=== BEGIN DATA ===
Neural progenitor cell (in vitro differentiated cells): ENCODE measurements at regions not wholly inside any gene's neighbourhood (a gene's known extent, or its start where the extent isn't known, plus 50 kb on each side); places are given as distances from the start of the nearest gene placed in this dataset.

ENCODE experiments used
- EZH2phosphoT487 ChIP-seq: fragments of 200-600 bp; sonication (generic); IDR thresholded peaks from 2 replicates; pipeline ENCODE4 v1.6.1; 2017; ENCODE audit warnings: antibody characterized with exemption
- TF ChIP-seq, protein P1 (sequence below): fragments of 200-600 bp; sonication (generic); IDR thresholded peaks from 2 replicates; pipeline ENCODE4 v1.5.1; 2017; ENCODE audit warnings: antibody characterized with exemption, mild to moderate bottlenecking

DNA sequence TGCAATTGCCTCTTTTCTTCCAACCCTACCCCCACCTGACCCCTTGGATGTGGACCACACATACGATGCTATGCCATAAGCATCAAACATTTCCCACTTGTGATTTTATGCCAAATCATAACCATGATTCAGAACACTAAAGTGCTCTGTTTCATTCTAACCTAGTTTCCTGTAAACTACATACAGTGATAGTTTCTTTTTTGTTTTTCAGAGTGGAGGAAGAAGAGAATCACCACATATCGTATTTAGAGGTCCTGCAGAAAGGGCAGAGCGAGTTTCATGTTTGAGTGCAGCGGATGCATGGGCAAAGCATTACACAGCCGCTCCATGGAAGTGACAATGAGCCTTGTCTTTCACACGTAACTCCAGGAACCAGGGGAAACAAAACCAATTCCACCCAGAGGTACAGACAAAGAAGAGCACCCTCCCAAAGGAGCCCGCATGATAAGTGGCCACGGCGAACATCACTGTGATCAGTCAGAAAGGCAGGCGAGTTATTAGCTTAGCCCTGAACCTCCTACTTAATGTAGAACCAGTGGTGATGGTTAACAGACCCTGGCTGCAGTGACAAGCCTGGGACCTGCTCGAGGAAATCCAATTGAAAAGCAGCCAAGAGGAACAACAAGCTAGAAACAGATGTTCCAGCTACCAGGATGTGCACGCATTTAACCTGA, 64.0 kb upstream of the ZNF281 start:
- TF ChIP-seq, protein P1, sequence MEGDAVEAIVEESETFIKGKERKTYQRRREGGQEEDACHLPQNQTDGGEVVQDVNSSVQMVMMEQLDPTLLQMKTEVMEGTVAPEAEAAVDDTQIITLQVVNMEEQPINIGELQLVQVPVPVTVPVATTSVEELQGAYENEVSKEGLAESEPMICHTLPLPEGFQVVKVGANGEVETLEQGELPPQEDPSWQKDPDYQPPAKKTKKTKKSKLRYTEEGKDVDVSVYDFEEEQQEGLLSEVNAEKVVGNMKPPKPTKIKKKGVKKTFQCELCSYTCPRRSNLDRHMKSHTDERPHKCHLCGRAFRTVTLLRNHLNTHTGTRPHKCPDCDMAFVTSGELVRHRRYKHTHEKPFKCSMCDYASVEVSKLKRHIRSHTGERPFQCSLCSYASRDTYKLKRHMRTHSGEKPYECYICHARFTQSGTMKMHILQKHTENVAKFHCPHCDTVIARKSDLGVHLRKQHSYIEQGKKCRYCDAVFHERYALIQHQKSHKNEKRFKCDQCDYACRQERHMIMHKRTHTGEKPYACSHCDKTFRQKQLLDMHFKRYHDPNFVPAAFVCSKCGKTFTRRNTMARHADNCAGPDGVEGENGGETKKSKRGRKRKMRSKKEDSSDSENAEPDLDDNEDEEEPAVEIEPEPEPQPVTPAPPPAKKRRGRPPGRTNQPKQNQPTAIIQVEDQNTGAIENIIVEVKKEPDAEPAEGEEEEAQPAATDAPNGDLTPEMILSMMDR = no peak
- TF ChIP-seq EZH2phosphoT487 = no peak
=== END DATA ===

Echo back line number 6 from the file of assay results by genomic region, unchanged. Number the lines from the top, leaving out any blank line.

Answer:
- TF ChIP-seq, protein P1, sequence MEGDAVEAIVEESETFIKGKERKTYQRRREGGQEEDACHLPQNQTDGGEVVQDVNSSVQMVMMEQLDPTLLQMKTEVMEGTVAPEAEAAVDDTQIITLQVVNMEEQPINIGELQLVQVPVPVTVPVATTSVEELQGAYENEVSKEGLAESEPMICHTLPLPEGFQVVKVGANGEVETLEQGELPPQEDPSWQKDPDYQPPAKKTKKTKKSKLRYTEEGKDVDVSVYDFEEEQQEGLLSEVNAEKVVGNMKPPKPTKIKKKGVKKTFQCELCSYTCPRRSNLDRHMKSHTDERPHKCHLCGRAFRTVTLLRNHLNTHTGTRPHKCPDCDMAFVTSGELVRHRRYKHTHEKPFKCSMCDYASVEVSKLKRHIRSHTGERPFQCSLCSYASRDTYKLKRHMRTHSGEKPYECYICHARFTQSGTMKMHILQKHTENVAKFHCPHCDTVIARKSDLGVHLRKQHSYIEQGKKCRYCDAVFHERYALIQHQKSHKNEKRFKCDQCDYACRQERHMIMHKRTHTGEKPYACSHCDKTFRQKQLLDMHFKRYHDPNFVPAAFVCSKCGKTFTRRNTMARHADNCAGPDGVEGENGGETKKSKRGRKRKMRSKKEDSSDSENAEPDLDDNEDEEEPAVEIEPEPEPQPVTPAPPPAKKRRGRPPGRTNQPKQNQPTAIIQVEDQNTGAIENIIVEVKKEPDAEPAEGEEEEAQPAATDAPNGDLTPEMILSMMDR = no peak